Looking at the page: SDL2/Libraries - SDL Wiki, some of these extensions look like they would make sense to be included in the “core” SDL capabilities that come when you pass the “-lSDL2” linker flag to the linker for C++. Specifically SDL_image, SDL_mixer, and SDL_net all seem like they would be very useful (and likely necessary) when constructing a game. How come they aren’t included in the core SDL2 functionality and have to be added as additional linker libraries?
Not everyone needs them. Even when you do, they bring in lots of external dependencies, which not everyone wants to deal with.
For loading images, stb_image is a lot easier to include in your project and get building on multiple platforms than SDL_image since it’s just a single header file library. In fact, SDL_image uses stb_image internally for loading PNGs now (and possibly other image formats).
For audio, it just depends on what you need. A lot of developers are going to want something more like FMod or Wwise. And, again, SDL_mixer has a lot of external dependencies.
I don’t think SDL_net ever saw any major use.
Thanks, sjr. Yeah, that does make sense about dependencies. I saw your post on the other question about stb_image being the key ingredient to SDL_image. I ended up not using SDL_image and instead using one of the header only alternatives that uses stb_image (so I suppose I didn’t use stb_image directly). Though, I was having other issues with not being able to invoke the SDL extended libraries in my project and needed an some alternative. That had kind of got me thinking, “Why aren’t these part of core anyway?”. Good point.
Also note that SDL_image is only useful when using SDLs 2D rendering (either the SDL_Surface software rendering stuff or SDL_Renderer) - lots of games use OpenGL or Vulkan or whatever directly, because they’re 3D or they want to use shaders in 2D, and for them getting textures as SDL_Surface doesn’t help much (and SDL_Texture even less).
Though OTOH, having an stb_image based subset of SDL_Image (basically SDL_stbimage.h) in core SDL might be nice, because out of the box SDL only supports BMP which isn’t that great (esp. when using alpha) - and it wouldn’t add external dependencies, and not that much code bloat either.
As sjr said, instead of SDL_Mixer, many games use FMod or OpenAL or even some custom thing, so it’s not generally useful either.
And yes, SDL_net doesn’t seem to be used much, probably often makes more sense to use a higher level networking lib like enet or yojimbo or something - and if you want to roll your own, the Socket APIs on different operating systems aren’t that different (I think basically it’s either WinSock or proper BSD/Unix Sockets) so it’s feasible to do the OS abstraction yourself
This is great info on the alternatives to sound and network support. I’m not aware of them yet and will look them up. Also, thanks to your header only implementation of stb_image.h I was able to work in the loading of PNG textures into an object in my project with no issues! the instructions are very clear.
Sadly, I’m not one of the cool kids yet…
I added SDL2/ to the include before even reading your comment, then I laughed.
Sadly, I’m not one of the cool kids yet…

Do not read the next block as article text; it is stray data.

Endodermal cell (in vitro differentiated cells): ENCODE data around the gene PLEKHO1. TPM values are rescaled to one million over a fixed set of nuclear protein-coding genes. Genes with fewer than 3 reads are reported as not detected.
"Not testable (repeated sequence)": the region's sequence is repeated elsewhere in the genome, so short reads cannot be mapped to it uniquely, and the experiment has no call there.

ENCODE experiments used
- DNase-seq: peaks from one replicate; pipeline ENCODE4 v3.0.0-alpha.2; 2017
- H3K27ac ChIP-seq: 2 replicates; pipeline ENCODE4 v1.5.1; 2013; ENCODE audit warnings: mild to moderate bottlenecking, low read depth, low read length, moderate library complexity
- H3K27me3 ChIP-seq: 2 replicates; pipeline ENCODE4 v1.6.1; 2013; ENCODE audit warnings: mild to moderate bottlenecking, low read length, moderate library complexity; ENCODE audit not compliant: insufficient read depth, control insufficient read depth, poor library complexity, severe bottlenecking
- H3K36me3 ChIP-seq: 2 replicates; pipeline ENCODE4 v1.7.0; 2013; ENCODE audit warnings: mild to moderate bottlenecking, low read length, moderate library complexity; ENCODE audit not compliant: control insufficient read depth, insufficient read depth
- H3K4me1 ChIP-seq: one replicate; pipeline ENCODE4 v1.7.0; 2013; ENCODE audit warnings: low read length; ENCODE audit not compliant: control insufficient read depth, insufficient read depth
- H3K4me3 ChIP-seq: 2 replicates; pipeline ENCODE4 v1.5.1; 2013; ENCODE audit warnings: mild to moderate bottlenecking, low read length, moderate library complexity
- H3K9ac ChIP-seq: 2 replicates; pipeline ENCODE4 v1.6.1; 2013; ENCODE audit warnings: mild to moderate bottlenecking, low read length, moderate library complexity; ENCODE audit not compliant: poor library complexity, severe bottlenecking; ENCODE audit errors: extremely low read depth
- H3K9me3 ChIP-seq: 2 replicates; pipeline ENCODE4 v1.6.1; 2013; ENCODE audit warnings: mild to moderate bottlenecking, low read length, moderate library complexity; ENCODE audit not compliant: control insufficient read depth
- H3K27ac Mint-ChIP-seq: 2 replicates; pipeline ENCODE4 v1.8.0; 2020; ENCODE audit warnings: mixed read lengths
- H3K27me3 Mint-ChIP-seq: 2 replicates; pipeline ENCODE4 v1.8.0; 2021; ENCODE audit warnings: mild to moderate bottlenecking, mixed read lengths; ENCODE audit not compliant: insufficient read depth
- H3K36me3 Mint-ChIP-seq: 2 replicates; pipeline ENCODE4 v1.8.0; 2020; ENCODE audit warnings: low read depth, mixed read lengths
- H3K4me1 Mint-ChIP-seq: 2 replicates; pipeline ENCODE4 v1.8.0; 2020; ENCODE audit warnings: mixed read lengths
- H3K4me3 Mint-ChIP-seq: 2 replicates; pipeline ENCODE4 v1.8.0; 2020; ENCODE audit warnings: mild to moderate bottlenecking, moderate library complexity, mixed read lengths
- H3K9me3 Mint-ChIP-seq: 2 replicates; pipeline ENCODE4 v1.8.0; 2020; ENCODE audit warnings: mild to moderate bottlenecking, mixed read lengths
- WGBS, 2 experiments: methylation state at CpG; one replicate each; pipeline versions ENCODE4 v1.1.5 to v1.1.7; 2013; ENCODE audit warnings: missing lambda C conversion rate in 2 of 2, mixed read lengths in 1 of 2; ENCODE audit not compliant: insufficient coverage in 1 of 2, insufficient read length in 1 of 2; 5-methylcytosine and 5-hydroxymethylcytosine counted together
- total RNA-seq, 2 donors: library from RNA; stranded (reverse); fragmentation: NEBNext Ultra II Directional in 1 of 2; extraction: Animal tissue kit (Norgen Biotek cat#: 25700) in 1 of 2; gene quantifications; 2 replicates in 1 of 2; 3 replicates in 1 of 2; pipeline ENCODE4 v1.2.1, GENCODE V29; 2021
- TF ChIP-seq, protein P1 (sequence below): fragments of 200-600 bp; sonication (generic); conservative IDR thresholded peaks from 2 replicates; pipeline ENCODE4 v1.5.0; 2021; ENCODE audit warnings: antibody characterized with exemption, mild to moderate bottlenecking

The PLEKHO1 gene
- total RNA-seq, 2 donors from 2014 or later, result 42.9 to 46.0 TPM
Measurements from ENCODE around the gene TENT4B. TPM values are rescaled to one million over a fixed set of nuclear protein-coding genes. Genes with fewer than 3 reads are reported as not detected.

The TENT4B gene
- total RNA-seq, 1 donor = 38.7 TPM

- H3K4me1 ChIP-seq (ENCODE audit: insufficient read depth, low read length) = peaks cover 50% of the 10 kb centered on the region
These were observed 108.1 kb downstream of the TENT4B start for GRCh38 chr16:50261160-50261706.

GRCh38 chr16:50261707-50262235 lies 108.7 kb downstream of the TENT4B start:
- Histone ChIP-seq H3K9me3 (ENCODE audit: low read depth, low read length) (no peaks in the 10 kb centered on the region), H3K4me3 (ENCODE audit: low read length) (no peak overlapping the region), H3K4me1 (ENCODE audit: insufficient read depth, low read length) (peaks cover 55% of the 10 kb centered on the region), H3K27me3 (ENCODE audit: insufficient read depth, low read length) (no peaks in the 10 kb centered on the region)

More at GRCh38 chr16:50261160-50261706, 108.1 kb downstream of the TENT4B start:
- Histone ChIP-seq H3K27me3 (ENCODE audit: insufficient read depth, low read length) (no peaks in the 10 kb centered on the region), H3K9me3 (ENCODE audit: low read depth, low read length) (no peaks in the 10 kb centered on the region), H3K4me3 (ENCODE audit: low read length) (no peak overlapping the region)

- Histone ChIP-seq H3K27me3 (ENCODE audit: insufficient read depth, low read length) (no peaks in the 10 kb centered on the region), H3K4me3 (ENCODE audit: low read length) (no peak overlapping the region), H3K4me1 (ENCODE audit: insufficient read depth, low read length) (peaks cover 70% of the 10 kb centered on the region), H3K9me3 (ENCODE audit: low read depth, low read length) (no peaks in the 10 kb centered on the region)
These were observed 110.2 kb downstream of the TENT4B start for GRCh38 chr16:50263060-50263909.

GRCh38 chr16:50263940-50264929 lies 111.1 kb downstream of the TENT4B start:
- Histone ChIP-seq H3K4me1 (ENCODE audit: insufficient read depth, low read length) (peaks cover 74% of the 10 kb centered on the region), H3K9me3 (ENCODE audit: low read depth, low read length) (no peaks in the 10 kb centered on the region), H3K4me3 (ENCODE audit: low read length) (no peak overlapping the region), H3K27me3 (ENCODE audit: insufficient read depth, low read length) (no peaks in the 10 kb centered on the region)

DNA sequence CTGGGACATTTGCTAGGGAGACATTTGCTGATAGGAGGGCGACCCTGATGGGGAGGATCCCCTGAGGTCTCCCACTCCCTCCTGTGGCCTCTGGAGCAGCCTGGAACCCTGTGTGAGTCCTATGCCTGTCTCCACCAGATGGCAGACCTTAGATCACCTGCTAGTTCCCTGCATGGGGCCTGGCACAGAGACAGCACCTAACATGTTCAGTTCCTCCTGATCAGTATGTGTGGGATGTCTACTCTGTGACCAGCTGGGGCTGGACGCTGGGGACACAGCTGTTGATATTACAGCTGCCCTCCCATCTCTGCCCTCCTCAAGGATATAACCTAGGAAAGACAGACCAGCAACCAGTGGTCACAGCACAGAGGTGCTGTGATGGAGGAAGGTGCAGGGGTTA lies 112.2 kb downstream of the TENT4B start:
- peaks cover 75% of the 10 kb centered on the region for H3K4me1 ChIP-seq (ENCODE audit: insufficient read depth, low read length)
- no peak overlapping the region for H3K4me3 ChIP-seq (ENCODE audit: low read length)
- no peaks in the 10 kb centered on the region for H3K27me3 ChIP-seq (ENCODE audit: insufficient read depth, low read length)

Yeah, that comment kinda aged badly because in SDL3, SDL3/SDL.h will be the standard (I think at least partly because Apple enforces that kind of include for frameworks?) - but in SDL2
#include <SDL.h> was/is the recommended way, for example
sdl2-config --cflags returns
-I/usr/include/SDL2 (at least on my system).
(I’m not suggesting you should change it now, it doesn’t really matter as long as it works and it’s closer to SDL3)
I use it! I don’t take advantage of its more ‘unusual’ features, and I’d be just as happy with an interface more similar to native sockets, but I appreciate the cross-platform incompatibilities being taken care of without me needing to worry about them.
SDL_net is sort of the black sheep of the satellite libraries, as it was an answer to a problem that existed before platforms consolidated around BSD Sockets. MacOS Classic had “Network Sprockets” or something totally alien to our current system APIs.
Thankfully SDL_net doesn’t need much upkeep in its current form, but in many cases it risks limiting apps (for example, its current API is hardcoded for IPv4), and it has some other goofy design decisions.
Generally I tell people to use something else, like enet or libcurl or whatnot, and if they need TCP streams or UDP packets specifically, just use BSD Sockets directly, and paper over the minor differences with WinSock with a handful of
That being said, we do still accept patches to SDL_net, and there was at least the start of a discussion here somewhere about what a reasonable API might offer if we ever decided to start from scratch on it (but no one is seriously talking about doing that at this moment in time).
I use SDL_net in all my network games! I’ve only ever used TCP but for my real-time WW2 game Firefight I think I’m gonna need UDP so hope that’s easily do-able…
I use UDP with SDL_net, seems to work.
Two are card games (Niggle and Wizard), one is a strategy game (Slay) and one is a clone of the board game Risk (Conquest). They’re all turn based, so TCP was OK, but my real-time WW2 game (Firefight) is gonna send a lot of data.
I wonder how it’ll turn out. I can’t imagine playing a fast arcade game over the internet.